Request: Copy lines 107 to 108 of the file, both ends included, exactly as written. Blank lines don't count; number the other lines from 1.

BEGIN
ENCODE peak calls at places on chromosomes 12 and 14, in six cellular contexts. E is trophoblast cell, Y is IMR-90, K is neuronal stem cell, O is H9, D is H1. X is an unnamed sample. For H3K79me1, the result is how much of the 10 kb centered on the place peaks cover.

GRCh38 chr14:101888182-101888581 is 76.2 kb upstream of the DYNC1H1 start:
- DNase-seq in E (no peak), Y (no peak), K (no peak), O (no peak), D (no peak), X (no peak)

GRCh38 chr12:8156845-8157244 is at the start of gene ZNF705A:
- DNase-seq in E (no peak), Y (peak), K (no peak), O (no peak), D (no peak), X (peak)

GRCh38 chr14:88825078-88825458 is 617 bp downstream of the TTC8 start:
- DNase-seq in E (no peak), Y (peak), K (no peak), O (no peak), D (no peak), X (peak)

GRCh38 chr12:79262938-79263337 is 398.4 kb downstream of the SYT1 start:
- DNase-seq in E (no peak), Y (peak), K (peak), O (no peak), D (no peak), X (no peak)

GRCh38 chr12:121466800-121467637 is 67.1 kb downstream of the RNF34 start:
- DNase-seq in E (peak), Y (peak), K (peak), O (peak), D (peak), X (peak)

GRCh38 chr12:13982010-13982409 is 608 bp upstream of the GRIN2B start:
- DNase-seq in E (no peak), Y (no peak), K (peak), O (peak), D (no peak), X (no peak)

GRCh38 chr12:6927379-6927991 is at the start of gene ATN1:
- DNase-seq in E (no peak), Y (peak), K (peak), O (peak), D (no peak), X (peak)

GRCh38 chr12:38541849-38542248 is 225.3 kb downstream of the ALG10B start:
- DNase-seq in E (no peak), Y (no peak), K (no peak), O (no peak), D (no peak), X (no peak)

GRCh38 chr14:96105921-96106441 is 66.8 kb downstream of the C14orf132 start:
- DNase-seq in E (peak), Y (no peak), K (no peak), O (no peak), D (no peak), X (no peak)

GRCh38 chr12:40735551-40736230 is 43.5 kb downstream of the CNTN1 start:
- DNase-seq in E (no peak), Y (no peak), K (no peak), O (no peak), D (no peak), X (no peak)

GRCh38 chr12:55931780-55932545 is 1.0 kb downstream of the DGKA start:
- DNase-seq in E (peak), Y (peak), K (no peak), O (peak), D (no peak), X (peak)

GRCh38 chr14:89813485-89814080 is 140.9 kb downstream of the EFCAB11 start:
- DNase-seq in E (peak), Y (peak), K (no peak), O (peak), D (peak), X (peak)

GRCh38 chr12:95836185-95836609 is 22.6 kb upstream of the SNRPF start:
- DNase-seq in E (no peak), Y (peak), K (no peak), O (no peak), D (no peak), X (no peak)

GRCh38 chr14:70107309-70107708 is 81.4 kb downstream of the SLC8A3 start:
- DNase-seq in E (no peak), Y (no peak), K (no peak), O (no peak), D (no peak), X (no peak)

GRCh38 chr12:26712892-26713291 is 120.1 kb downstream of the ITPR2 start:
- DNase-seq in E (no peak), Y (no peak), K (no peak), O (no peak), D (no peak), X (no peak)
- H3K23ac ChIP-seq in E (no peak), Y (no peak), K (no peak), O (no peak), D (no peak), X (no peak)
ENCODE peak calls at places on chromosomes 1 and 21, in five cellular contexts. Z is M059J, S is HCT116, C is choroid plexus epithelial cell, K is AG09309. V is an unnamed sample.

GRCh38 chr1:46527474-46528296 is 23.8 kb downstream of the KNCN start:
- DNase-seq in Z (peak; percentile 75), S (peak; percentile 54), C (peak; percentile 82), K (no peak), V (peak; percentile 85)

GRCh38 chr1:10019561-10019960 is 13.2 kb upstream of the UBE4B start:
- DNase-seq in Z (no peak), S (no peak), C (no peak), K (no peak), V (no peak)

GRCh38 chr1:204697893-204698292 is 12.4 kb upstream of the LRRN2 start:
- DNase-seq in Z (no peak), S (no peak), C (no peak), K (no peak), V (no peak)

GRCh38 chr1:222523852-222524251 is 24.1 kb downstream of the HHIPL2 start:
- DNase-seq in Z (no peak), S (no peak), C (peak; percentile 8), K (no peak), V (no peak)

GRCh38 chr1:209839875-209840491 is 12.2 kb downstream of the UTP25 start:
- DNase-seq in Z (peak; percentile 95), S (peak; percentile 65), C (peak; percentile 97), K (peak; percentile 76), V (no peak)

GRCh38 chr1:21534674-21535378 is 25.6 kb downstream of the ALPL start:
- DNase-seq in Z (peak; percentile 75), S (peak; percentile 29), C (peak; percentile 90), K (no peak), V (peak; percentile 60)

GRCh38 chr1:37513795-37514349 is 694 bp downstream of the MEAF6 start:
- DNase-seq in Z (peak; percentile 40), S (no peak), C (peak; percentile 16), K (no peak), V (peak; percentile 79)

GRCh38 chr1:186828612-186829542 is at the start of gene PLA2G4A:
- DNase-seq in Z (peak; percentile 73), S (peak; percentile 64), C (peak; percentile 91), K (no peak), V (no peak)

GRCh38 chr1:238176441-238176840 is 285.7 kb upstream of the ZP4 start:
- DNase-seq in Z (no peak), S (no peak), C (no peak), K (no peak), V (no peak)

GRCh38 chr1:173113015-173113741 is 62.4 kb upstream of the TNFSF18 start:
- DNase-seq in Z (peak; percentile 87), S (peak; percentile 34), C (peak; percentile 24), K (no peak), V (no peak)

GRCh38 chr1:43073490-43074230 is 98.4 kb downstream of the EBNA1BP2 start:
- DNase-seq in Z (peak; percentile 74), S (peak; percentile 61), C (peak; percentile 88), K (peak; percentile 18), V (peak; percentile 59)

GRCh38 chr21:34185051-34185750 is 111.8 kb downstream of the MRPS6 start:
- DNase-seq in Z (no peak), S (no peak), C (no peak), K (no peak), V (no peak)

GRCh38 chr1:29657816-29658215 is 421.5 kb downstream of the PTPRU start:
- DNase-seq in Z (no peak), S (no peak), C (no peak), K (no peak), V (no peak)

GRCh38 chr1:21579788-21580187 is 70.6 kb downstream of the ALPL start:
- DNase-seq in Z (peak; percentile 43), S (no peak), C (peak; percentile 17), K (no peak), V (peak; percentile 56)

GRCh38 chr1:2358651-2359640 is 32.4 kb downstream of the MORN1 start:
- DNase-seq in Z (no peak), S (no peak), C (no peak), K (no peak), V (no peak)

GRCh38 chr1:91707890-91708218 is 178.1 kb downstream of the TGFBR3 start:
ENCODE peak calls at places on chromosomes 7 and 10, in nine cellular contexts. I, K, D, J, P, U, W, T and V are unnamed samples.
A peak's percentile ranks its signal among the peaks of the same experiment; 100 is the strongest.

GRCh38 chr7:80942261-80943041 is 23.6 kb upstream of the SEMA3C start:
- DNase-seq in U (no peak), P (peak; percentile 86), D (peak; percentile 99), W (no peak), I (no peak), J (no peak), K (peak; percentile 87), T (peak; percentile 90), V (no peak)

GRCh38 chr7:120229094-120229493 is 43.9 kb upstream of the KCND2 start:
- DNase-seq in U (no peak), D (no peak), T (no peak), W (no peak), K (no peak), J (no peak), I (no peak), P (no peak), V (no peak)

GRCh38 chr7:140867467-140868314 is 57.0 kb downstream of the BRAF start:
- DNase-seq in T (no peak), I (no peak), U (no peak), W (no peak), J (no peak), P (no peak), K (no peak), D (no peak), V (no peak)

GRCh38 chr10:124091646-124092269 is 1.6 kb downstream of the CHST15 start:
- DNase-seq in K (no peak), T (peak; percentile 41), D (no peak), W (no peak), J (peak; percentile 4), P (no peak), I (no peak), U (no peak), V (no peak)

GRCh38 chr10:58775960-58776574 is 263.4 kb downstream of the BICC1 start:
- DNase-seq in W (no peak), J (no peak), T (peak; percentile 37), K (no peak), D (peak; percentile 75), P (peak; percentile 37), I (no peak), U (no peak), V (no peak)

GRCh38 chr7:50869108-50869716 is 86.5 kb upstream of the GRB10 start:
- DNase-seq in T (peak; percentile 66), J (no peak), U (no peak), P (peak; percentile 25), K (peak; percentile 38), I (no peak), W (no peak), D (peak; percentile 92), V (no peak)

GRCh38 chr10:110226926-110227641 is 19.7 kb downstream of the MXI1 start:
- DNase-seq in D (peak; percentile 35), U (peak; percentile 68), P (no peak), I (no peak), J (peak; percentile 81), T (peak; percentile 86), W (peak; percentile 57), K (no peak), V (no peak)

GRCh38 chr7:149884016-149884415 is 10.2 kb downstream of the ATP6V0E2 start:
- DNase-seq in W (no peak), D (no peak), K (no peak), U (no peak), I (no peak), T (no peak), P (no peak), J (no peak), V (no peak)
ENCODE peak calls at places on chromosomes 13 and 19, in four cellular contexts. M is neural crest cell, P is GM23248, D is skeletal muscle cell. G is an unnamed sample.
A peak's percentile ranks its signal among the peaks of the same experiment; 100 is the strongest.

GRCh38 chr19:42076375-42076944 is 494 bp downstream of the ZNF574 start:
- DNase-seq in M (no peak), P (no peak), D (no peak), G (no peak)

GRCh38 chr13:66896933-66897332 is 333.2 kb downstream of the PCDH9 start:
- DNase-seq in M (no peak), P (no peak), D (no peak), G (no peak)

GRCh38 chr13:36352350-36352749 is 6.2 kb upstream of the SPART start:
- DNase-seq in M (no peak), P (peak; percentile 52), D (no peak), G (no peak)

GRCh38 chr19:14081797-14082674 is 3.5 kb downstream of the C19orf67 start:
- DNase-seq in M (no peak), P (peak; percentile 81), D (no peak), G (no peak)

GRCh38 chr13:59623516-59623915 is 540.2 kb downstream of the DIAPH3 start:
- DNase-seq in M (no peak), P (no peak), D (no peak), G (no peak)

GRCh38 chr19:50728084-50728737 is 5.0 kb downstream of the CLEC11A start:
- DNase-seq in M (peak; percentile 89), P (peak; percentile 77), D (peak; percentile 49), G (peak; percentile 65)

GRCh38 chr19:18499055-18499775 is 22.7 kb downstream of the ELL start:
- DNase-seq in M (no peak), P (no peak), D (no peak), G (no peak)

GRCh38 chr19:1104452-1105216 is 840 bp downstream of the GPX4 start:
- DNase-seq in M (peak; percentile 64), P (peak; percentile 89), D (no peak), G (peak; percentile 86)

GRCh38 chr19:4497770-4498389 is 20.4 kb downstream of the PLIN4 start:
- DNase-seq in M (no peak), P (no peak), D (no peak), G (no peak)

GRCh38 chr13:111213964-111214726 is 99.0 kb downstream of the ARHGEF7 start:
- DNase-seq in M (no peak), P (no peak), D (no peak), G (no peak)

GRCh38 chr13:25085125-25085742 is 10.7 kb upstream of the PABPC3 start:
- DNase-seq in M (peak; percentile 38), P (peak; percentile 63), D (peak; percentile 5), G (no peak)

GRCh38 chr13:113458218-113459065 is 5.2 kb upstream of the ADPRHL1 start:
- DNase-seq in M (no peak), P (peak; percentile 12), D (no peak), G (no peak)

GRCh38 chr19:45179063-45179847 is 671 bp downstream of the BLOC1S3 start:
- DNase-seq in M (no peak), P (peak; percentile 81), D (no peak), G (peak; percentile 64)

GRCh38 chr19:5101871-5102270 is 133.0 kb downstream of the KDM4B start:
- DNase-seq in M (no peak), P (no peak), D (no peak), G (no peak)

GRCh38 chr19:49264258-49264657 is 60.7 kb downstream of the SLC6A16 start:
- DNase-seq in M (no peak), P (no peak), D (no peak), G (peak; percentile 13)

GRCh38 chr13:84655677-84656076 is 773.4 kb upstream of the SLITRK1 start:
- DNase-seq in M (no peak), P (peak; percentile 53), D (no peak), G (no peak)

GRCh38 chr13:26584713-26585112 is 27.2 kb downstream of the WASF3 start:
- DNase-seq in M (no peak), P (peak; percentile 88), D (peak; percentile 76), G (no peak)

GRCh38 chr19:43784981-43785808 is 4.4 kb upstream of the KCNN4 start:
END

GRCh38 chr13:113458218-113459065 is 5.2 kb upstream of the ADPRHL1 start:
- DNase-seq in M (no peak), P (peak; percentile 12), D (no peak), G (no peak)